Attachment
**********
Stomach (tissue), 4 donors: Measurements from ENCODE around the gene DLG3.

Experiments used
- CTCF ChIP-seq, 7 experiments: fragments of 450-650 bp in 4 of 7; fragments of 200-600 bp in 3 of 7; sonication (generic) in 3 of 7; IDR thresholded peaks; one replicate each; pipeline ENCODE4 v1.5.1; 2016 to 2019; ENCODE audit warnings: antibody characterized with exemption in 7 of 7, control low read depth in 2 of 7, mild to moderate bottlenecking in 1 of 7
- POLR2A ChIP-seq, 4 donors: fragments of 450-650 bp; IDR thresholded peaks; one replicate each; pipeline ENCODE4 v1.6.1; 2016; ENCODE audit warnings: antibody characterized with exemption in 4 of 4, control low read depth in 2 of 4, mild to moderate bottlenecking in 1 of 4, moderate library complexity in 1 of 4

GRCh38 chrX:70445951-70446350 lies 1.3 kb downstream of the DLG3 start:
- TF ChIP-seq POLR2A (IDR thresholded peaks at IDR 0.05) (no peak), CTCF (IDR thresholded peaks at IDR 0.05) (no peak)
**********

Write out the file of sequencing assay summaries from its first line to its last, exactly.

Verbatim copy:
Stomach (tissue), 4 donors: Measurements from ENCODE around the gene DLG3.

Experiments used
- CTCF ChIP-seq, 7 experiments: fragments of 450-650 bp in 4 of 7; fragments of 200-600 bp in 3 of 7; sonication (generic) in 3 of 7; IDR thresholded peaks; one replicate each; pipeline ENCODE4 v1.5.1; 2016 to 2019; ENCODE audit warnings: antibody characterized with exemption in 7 of 7, control low read depth in 2 of 7, mild to moderate bottlenecking in 1 of 7
- POLR2A ChIP-seq, 4 donors: fragments of 450-650 bp; IDR thresholded peaks; one replicate each; pipeline ENCODE4 v1.6.1; 2016; ENCODE audit warnings: antibody characterized with exemption in 4 of 4, control low read depth in 2 of 4, mild to moderate bottlenecking in 1 of 4, moderate library complexity in 1 of 4

GRCh38 chrX:70445951-70446350 lies 1.3 kb downstream of the DLG3 start:
- TF ChIP-seq POLR2A (IDR thresholded peaks at IDR 0.05) (no peak), CTCF (IDR thresholded peaks at IDR 0.05) (no peak)